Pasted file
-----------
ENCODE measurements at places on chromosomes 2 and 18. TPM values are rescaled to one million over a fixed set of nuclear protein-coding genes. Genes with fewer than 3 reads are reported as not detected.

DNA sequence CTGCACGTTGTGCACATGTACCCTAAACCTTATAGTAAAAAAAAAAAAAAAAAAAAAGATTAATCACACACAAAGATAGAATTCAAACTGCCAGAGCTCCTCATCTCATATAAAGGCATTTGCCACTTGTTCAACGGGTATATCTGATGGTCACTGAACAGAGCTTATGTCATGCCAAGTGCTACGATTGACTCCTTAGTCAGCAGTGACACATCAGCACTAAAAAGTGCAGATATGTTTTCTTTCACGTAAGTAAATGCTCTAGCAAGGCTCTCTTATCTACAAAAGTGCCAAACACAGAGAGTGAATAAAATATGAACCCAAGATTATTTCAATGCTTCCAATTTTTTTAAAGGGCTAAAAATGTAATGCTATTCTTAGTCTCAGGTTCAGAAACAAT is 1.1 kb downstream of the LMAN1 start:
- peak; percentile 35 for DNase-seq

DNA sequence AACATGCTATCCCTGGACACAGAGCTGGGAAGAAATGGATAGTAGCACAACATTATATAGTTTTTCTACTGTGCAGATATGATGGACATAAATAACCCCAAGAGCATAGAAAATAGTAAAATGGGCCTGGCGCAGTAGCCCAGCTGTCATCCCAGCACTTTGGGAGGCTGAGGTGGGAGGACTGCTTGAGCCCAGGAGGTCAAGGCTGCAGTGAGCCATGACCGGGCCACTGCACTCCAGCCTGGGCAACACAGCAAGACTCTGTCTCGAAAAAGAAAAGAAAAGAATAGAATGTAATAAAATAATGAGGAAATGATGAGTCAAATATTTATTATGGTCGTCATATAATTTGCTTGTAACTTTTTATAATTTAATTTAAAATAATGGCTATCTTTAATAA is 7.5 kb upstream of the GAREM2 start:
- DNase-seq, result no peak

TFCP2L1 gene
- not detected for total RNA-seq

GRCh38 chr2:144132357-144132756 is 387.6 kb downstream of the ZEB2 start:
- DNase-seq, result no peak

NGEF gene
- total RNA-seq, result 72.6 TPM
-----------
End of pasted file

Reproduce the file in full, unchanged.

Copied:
ENCODE measurements at places on chromosomes 2 and 18. TPM values are rescaled to one million over a fixed set of nuclear protein-coding genes. Genes with fewer than 3 reads are reported as not detected.

DNA sequence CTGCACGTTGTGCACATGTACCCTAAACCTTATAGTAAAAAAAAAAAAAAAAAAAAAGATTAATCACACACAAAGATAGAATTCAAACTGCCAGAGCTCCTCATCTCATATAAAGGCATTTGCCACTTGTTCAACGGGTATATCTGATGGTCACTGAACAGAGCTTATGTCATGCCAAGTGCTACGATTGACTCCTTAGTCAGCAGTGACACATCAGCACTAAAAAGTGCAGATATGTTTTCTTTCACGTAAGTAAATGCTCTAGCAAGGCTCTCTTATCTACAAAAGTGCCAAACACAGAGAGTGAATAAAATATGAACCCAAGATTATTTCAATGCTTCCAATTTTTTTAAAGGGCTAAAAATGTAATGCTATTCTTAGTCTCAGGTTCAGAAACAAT is 1.1 kb downstream of the LMAN1 start:
- peak; percentile 35 for DNase-seq

DNA sequence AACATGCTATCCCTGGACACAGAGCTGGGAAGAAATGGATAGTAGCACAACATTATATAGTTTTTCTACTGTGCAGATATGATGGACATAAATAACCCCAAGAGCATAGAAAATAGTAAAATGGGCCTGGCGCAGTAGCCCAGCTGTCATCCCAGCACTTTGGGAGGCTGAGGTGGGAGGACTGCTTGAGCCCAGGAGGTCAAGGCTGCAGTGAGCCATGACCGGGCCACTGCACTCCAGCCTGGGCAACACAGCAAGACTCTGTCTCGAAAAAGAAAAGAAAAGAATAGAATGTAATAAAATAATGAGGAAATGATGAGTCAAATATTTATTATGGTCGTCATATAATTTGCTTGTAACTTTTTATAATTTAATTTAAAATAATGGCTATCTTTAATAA is 7.5 kb upstream of the GAREM2 start:
- DNase-seq, result no peak

TFCP2L1 gene
- not detected for total RNA-seq

GRCh38 chr2:144132357-144132756 is 387.6 kb downstream of the ZEB2 start:
- DNase-seq, result no peak

NGEF gene
- total RNA-seq, result 72.6 TPM